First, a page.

«IN THE UNITED STATES DISTRICT COURT FOR THE DISTRICT OF KANSAS E. JEANNE DRAKE, ) ) Plaintiff, ) CIVIL ACTION ) v. ) No. 08-1362-MLB-KMH ) ARLIS JON ...»
Case 6:08-cv-01362-MLB Document 41 Filed 05/10/10 Page 1 of 32
IN THE UNITED STATES DISTRICT COURT
FOR THE DISTRICT OF KANSAS
E. JEANNE DRAKE, )
Plaintiff, ) CIVIL ACTION
v. ) No. 08-1362-MLB-KMH
ARLIS JON “A.J.” WUTHNOW, )
individually and as Sheriff of )
Harvey County, KS and the BOARD OF )
COUNTY COMMISSIONERS OF HARVEY )COUNTY, KS, ) ) Defendants. ) )
MEMORANDUM AND ORDERThis case comes before the court on defendants’ motion for summary judgment. (Doc. 32). The motion has been fully briefed and is ripe for decision. (Docs. 33, 36, 40). Defendants’ motion is denied for the reasons herein.
Pursuant to 42 U.S.C. § 1983, plaintiff alleges that defendants:
1) violated plaintiff’s First Amendment right to association and free speech and 2) retaliated against her for filing the present lawsuit.
Plaintiff also claims deprivation of procedural due process under the Fourteenth Amendment.
I. FACTS A large portion of the parties’ statements of fact are controverted. All facts set forth are either uncontroverted, or, if controverted, taken in the light most favorable, along with all favorable inferences, to plaintiff. See Adler v. Wal-Mart Stores, Inc., 144 F.3d at 670 (10th Cir. 1998). The court will address the parties’ material controverted facts in the analyses below.
Case 6:08-cv-01362-MLB Document 41 Filed 05/10/10 Page 2 of 32 In January 1994, Drake was hired by the Harvey County Seriff’s Office. On March 23, 2007, defendant Arlis Jon (A.J.) Wuthnow was appointed sheriff for Harvey County to fill Sheriff Bryon Motter’s unexpired term after Sheriff Motter retired. Drake was employed as an administrative aide for Sheriff Motter and continued in this position after Wuthnow’s appointment. Wuthnow adopted Sheriff Motter’s policies and procedures and wanted his employees to continue working in the same manner in which they had under Sheriff Motter.
Drake was responsible for making deposits, entering arrest warrant data into the national and Kansas databases, and filing warrants in the Harvey County jail. Drake’s personnel file contained no negative information. On January 11, 2008, Drake received an evaluation, signed by Wuthnow, that described her as a “‘cornerstone’
of the Harvey County Sheriff’s Office” and further stated:
Were it not for her “behind the scenes” work, much of the day to day activity in the office would cease to occur.
Jeanne is actually performing the work of 2 people and doing it with efficiency.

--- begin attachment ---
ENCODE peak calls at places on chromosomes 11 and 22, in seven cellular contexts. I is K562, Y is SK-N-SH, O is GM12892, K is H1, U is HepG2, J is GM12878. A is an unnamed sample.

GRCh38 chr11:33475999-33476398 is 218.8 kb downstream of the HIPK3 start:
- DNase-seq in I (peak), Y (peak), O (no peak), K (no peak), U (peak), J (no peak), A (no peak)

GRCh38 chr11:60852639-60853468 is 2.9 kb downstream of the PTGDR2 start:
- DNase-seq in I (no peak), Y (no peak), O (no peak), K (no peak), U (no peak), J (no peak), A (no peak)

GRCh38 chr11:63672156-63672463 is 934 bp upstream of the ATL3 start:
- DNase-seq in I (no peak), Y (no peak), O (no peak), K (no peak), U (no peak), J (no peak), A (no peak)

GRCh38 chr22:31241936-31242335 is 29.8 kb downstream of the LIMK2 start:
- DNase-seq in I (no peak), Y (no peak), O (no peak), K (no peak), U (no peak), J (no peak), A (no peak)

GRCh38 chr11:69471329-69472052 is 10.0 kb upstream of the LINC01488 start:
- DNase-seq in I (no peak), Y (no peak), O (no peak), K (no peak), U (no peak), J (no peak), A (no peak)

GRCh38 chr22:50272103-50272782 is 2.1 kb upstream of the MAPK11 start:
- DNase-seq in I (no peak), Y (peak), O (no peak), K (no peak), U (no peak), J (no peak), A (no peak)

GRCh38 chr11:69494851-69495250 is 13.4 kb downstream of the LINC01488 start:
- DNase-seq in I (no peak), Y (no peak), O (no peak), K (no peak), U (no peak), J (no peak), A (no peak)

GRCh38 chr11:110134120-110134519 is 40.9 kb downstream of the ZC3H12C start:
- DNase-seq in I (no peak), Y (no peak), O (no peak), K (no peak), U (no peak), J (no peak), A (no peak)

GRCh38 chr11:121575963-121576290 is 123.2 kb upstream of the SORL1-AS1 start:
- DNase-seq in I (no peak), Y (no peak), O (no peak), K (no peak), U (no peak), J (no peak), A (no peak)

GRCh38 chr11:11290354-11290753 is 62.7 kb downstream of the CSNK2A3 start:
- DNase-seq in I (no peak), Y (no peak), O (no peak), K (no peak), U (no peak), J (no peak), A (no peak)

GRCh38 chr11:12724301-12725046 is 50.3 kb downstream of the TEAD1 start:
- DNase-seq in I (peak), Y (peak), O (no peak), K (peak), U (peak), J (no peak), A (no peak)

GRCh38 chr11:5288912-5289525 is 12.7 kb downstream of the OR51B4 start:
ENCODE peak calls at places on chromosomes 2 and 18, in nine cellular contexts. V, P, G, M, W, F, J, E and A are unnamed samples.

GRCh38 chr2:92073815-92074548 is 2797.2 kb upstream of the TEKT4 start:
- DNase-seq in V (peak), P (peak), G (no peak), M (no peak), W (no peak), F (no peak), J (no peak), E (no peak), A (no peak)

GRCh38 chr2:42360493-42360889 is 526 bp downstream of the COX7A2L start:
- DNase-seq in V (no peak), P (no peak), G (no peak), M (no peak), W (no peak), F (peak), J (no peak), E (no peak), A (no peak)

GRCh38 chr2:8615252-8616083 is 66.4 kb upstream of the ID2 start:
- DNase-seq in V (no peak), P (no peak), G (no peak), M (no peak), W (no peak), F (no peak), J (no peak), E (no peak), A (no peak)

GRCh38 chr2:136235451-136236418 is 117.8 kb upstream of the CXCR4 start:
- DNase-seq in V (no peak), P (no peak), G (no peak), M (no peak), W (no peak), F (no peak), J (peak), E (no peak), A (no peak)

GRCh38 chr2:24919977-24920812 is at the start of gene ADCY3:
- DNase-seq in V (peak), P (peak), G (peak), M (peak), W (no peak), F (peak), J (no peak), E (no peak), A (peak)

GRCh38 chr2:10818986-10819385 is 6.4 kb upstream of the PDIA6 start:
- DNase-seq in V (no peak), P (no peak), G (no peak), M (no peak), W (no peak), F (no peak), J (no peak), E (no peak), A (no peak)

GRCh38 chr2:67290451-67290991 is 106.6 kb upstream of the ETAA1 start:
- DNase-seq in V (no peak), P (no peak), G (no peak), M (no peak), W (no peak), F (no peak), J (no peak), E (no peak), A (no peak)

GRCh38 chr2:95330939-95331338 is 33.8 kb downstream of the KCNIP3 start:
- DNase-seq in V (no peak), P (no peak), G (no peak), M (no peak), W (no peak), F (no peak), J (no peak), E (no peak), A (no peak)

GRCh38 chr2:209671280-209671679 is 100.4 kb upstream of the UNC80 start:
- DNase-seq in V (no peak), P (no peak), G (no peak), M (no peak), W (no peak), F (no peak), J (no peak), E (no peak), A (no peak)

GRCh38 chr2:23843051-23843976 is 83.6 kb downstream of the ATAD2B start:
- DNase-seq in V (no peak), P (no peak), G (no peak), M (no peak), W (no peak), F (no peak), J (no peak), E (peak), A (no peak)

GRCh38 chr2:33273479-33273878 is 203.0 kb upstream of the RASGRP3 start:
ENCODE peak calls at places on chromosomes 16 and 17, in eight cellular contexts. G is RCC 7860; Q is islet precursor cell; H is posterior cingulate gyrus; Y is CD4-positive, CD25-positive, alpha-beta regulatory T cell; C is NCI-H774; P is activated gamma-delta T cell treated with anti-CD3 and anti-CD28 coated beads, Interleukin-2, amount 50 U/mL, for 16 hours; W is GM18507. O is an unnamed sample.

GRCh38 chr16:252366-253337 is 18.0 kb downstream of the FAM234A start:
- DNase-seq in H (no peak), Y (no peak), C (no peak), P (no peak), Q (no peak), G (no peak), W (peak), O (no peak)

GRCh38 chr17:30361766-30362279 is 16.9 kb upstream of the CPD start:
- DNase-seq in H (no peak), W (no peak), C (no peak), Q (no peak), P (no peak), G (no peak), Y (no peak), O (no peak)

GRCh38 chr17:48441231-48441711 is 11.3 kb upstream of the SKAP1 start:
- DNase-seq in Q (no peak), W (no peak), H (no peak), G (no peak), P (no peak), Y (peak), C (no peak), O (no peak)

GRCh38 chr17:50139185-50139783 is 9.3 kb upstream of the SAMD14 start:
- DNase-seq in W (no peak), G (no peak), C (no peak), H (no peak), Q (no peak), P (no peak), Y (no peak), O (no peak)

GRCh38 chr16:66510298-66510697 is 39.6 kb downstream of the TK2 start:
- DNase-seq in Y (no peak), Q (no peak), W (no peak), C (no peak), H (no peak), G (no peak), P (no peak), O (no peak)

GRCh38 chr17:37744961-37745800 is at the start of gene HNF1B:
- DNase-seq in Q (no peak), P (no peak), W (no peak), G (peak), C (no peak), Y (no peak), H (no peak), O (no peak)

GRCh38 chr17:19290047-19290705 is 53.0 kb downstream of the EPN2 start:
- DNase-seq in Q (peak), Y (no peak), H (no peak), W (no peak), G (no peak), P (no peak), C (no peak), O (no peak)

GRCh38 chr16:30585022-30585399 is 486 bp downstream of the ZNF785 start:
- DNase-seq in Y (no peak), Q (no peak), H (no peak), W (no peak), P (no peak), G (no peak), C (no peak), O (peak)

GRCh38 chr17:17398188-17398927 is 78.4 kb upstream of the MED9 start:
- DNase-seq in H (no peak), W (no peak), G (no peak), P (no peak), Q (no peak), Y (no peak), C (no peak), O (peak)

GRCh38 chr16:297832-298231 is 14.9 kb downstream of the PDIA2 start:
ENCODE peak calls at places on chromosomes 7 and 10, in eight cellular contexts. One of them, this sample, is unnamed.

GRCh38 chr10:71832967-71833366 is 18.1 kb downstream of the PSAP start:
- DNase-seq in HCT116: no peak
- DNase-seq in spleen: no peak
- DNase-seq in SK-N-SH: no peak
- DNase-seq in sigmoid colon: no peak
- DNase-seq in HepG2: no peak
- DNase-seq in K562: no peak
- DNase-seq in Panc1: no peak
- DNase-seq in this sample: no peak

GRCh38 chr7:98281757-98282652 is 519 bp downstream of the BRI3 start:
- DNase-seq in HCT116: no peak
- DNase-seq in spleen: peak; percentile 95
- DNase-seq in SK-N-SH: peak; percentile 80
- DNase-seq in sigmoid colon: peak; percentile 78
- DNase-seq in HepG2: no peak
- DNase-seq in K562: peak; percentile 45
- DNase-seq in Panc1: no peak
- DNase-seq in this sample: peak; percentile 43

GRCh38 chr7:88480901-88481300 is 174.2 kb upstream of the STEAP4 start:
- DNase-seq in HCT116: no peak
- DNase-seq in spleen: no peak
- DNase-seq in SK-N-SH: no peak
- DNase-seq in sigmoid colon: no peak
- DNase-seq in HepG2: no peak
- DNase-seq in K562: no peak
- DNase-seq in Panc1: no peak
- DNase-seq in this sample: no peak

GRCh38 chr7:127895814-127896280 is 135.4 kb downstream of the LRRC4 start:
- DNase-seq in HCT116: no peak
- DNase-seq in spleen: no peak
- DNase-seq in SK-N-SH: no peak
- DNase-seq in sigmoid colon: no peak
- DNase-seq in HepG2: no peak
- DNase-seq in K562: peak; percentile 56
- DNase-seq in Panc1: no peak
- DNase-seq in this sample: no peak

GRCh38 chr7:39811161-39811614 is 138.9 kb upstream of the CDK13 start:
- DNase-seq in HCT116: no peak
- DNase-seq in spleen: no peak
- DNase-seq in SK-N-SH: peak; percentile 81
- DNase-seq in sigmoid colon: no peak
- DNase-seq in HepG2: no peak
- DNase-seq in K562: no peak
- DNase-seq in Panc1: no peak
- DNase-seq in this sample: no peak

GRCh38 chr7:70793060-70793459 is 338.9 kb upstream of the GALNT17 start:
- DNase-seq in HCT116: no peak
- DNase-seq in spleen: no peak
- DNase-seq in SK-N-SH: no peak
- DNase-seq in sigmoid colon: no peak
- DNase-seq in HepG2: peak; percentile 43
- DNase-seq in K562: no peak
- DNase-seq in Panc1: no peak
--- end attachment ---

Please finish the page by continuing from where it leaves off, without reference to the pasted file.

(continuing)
(Doc. 36 at 2).
A couple of weeks later, Wuthnow brought in his nominating petition for the 2008 primary and placed it on Drake’s desk. Wuthnow stated, “[Y]ou can be the first one to sign my petition.” Drake explained, “A.J., I can’t sign that, I have to work for whoever gets sheriff.” (Doc. 33 at 2). While Wuthnow did not say anything, Drake believed that Wuthnow was upset based upon how he removed the petition from Drake’s desk.
Later that day, Drake walked into Wuthnow’s office. Wuthnow asked, “[a]re you sure you don’t want to be the first one to sign [the
-2Case 6:08-cv-01362-MLB Document 41 Filed 05/10/10 Page 3 of 32 petition]?” (Doc. 33 at 3). Again, Drake declined and walked out of his office. Drake told Undersheriff Tyner that she felt badly about not signing Wuthnow’s petition, but she needed to remain neutral in order to protect her job.
In June 2008, Wuthnow asked Drake if her sister was mad at him because Drake’s sister had placed a sign supporting the opposing candidate in her yard. At first, Drake thought Wuthnow was joking, but later believed he was actually upset based upon his facial expressions. Drake told Wuthnow that her sister would put one of his signs in her yard, but Wuthnow declined.
Approximately one month later, another woman accused Drake of calling her a “fucking bitch” and reported it to Undersheriff Tyner.
Undersheriff Tyner investigated the complaint. Drake denied making the statement. Undersheriff Tyner’s report was given to Wuthnow.
Drake received no warning or reprimand regarding this alleged statement.
On August 5, 2008, Wuthnow lost in the primary election. Drake voted for the opposing candidate. At no time during the campaign did Drake express any political beliefs or candidate preference to Wuthnow. Drake did not campaign for either candidate because she did not want to lose her job should Wuthnow lose the election.
A couple of days later, Drake asked Wuthnow why Undersheriff Tyner changed the lock on his door.